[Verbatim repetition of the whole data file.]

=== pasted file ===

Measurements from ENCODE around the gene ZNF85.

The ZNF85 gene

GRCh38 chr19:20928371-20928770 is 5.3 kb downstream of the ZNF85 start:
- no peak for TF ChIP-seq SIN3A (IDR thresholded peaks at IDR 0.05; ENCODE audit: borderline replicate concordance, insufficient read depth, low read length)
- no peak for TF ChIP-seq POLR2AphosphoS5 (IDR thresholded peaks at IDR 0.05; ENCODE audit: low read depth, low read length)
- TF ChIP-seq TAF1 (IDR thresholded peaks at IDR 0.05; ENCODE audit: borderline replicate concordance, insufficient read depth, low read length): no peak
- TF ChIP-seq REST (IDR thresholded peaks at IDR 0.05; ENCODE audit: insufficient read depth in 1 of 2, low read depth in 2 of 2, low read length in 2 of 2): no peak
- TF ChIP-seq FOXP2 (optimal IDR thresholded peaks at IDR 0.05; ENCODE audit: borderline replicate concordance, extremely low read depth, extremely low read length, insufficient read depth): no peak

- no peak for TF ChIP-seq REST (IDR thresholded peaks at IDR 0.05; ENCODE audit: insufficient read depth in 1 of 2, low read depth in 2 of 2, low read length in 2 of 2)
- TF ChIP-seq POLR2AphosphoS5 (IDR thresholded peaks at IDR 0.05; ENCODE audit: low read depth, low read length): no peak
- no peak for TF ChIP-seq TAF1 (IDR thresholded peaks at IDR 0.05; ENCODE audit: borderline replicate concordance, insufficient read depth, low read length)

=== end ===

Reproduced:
Measurements from ENCODE around the gene ZNF85.

The ZNF85 gene

GRCh38 chr19:20928371-20928770 is 5.3 kb downstream of the ZNF85 start:
- no peak for TF ChIP-seq SIN3A (IDR thresholded peaks at IDR 0.05; ENCODE audit: borderline replicate concordance, insufficient read depth, low read length)
- no peak for TF ChIP-seq POLR2AphosphoS5 (IDR thresholded peaks at IDR 0.05; ENCODE audit: low read depth, low read length)
- TF ChIP-seq TAF1 (IDR thresholded peaks at IDR 0.05; ENCODE audit: borderline replicate concordance, insufficient read depth, low read length): no peak
- TF ChIP-seq REST (IDR thresholded peaks at IDR 0.05; ENCODE audit: insufficient read depth in 1 of 2, low read depth in 2 of 2, low read length in 2 of 2): no peak
- TF ChIP-seq FOXP2 (optimal IDR thresholded peaks at IDR 0.05; ENCODE audit: borderline replicate concordance, extremely low read depth, extremely low read length, insufficient read depth): no peak

- no peak for TF ChIP-seq REST (IDR thresholded peaks at IDR 0.05; ENCODE audit: insufficient read depth in 1 of 2, low read depth in 2 of 2, low read length in 2 of 2)
- TF ChIP-seq POLR2AphosphoS5 (IDR thresholded peaks at IDR 0.05; ENCODE audit: low read depth, low read length): no peak
- no peak for TF ChIP-seq TAF1 (IDR thresholded peaks at IDR 0.05; ENCODE audit: borderline replicate concordance, insufficient read depth, low read length)